We don’t really know much about what Next Level Games is working on now. We do know they pitched a 3DS Metroid game to Nintendo years ago, but outside of that, they’ve been quiet. Another knock against them working on Star Fox Wii U is that they haven’t made a game for Wii U yet. However, Next Level as a whole has worked in HD development before on Xbox 360 and PlayStation 3 (they made that serviceable Arkham-styled Captain America game), so maybe their lack of Wii U experience isn’t that much of a drawback. If Next Level Games is working on Star Fox, it’s likely they shelved whatever project they started around the end of Luigi’s Mansion development to prioritize and focus on Star Fox. Unless they hit major snags in development of that other project, that’s not all that likely.
After a series of job listings and Donkey Kong Country: Tropical Freeze Producer Kensuke Tanabe straight up saying Retro Studios has been hard at work on something new since the end of Tropical Freeze’s development, it’s clear that something is cooking in their Texas kitchen. If it was Star Fox, which was in pretty early development last E3, things would line up pretty well. However, given Miyamoto’s statements at last E3, it almost sounds like they weren’t fully committed to using an outside developer at that point and were still working on the specifics (assuming he wasn’t just playing coy).
Because of that, unless Retro took on a second project (which isn’t necessarily impossible, especially since whatever else they were working on was in early development and could have been pushed on the backburner or at least into the background), it’s slightly less likely that Star Fox is their main focus right now. That said, they’ve done a legendary job revitalizing classic franchises in the form of Donkey Kong Country Returns and Metroid Prime. If anyone can make a series fresh again, Retro Studios can. If nothing else, Star Fox seems like a proper fit.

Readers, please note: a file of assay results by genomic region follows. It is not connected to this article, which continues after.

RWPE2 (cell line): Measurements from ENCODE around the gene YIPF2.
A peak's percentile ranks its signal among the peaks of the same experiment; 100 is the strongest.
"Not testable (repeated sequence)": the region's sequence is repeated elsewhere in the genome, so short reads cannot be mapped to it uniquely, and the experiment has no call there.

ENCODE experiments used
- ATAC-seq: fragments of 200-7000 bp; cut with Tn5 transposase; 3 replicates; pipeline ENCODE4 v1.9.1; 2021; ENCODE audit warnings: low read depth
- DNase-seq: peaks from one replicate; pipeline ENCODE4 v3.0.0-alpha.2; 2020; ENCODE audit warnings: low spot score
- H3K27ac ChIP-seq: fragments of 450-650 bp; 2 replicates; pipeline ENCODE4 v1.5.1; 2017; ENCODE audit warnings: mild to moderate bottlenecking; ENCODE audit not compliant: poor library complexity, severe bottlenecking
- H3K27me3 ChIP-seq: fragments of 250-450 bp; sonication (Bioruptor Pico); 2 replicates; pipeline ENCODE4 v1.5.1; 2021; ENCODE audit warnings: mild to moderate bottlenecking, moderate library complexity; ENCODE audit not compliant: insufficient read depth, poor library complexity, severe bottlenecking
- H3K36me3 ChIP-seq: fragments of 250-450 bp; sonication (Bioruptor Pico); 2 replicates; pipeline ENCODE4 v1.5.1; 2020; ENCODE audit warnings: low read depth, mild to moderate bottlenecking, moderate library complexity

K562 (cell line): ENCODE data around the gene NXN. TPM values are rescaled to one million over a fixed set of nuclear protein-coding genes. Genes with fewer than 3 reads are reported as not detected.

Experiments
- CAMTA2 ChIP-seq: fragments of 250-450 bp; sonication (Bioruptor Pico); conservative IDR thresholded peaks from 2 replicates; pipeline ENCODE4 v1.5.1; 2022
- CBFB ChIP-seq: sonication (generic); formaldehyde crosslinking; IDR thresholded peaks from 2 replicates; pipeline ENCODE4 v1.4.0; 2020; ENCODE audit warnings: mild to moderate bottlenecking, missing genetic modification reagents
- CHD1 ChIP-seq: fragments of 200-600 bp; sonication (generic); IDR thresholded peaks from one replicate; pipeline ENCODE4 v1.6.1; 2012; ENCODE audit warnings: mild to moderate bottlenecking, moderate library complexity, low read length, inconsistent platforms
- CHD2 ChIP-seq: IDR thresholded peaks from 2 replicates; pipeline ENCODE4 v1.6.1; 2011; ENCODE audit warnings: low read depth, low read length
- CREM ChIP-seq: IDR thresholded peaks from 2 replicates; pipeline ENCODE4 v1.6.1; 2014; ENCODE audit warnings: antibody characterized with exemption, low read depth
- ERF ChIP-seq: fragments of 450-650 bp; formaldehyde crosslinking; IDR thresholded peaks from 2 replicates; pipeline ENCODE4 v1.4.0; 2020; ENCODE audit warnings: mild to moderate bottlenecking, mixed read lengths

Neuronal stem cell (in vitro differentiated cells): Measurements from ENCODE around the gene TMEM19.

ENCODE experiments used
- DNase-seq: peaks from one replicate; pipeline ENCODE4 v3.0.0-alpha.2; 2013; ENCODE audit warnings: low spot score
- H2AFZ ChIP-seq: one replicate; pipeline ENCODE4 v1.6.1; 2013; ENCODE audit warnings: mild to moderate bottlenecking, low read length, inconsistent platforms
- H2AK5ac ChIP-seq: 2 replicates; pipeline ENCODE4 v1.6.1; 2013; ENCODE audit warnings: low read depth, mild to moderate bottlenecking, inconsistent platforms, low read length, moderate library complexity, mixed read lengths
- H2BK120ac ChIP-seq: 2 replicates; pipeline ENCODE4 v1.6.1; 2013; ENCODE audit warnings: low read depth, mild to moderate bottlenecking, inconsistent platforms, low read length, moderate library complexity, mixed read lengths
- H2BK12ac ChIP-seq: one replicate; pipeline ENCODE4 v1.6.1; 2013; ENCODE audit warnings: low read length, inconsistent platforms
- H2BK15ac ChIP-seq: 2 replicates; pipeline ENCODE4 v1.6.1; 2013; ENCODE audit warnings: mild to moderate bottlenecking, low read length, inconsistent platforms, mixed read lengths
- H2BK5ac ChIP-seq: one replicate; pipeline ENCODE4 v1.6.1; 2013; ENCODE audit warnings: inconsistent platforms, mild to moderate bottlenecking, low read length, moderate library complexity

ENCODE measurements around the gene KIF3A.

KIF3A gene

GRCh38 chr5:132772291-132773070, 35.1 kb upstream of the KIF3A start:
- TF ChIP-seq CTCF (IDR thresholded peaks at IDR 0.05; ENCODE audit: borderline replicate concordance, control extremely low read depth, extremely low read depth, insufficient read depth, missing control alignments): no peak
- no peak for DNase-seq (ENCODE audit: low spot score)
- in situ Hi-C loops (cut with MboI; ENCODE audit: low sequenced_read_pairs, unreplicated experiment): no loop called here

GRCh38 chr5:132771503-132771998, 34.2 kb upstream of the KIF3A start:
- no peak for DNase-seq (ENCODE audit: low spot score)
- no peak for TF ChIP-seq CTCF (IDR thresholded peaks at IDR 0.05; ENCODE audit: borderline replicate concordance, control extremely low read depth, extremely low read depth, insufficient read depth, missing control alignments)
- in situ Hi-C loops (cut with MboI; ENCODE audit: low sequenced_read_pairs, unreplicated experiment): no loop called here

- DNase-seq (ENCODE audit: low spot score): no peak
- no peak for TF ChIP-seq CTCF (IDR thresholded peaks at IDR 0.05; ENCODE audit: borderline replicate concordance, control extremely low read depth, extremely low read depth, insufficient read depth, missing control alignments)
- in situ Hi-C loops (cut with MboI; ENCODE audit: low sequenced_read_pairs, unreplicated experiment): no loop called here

The name of this company might not be familiar, but the team at Vitei has been working closely with Nintendo for years. Headed up by Giles Goddard, who was one of the original developers from Argonaut that worked on Star Fox on Super Nintendo, Vitei has most recently developed Steel Diver and Steel Diver: Sub Wars with Nintendo. Sub Wars even featured a cameo from Star Fox's Peppy Hare, which could have been more than just a nod to Goddard’s past work.
If Vitei is behind Star Fox on Wii U, it's likely only in a support role. They are not a large studio and they have no direct Wii U experience. However, considering that Miyamoto was looking for an outside developer to help finish up Star Fox, there is a chance that Vitei might be the right team for the job.
While we now know of EAD Tokyo as the main Mario team, having worked on Super Mario Galaxy 1 and 2, Super Mario 3D Land, and Super Mario 3D World, EAD Tokyo Group 1’s group manager, Takao Shimizu, was the director of Star Fox 64. He also worked with Miyamoto on The Louvre Guide for 3DS. Before that, he hasn't really been directly credited on anything since Zelda games back in 2011. I doubt Shimizu would be hands-on in development (he hasn't directed anything in at least a decade), but EAD Tokyo seems to be able to hit a deadline, as they seemingly finished with 3D World early (the release date got bumped up when Retro slipped with DKC) and finished Captain Toad in a year while also cranking out NES Remix projects.
However, we do know that EAD Tokyo is working on a Mario game that, with Zelda’s delay, might be being prioritized for an earlier release. There are multiple teams at EAD Tokyo, but it seems like they might be a bit of a stretch for working on Star Fox Wii U. Given their history with Donkey Kong Jungle Beat, the Galaxy games, and even Captain Toad, how awesome would it be to see them reinvent Star Fox with Miyamoto? The last time they worked closely with him, they made Super Mario Galaxy. Imagine the Star Fox equivalent of Galaxy. That’d be mind-blowing.